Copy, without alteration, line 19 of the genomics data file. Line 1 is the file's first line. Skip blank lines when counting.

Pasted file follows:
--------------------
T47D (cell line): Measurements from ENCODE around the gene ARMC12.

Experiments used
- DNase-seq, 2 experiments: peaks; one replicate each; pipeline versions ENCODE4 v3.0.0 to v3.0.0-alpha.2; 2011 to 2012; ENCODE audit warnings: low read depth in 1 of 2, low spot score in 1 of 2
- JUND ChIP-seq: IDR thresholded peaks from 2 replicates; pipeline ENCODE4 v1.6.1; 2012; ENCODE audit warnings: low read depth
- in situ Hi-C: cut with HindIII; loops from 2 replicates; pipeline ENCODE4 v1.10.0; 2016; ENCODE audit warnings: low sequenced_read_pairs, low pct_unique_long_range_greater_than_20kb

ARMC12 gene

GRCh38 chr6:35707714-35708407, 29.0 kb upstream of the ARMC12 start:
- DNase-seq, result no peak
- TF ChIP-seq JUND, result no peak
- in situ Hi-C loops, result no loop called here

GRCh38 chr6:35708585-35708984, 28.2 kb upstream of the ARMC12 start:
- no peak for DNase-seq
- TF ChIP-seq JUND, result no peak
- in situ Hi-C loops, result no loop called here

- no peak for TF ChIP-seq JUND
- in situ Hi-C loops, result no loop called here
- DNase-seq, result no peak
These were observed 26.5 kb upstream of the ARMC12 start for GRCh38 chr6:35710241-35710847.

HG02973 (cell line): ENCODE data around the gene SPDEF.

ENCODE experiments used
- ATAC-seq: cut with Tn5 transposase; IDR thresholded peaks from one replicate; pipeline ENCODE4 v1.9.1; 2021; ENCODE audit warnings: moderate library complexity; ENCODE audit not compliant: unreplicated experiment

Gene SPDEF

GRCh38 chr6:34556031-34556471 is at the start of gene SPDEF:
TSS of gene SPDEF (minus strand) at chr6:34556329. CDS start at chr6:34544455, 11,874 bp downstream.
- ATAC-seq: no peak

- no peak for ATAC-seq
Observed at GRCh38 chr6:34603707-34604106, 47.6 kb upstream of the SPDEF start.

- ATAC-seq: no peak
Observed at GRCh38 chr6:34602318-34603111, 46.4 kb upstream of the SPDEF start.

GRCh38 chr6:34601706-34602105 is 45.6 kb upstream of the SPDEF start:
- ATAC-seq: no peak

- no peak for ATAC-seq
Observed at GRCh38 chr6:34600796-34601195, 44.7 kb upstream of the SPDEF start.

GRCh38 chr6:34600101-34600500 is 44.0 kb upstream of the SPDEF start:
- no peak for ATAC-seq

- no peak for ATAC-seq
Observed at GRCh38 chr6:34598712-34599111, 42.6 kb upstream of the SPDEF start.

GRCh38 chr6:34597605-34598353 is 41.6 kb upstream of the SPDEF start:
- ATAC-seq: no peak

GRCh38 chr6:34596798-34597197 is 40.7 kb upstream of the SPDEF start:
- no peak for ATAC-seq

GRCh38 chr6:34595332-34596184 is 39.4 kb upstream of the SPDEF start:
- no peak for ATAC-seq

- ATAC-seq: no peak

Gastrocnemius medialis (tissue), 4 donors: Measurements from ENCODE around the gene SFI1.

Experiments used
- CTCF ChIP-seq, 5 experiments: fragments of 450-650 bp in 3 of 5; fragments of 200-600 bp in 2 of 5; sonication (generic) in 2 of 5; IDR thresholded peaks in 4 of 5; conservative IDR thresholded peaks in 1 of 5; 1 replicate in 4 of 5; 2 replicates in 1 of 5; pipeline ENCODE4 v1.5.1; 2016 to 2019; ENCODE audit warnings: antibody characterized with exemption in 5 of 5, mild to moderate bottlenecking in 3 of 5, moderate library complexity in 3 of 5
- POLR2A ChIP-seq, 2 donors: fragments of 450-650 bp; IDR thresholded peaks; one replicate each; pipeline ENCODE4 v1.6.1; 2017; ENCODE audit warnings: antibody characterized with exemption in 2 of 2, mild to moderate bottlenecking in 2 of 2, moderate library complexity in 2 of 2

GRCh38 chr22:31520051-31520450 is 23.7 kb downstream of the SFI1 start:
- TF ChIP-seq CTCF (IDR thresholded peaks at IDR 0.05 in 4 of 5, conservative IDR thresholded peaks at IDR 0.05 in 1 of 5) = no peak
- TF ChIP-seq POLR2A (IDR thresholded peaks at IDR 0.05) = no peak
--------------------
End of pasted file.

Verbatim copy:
HG02973 (cell line): ENCODE data around the gene SPDEF.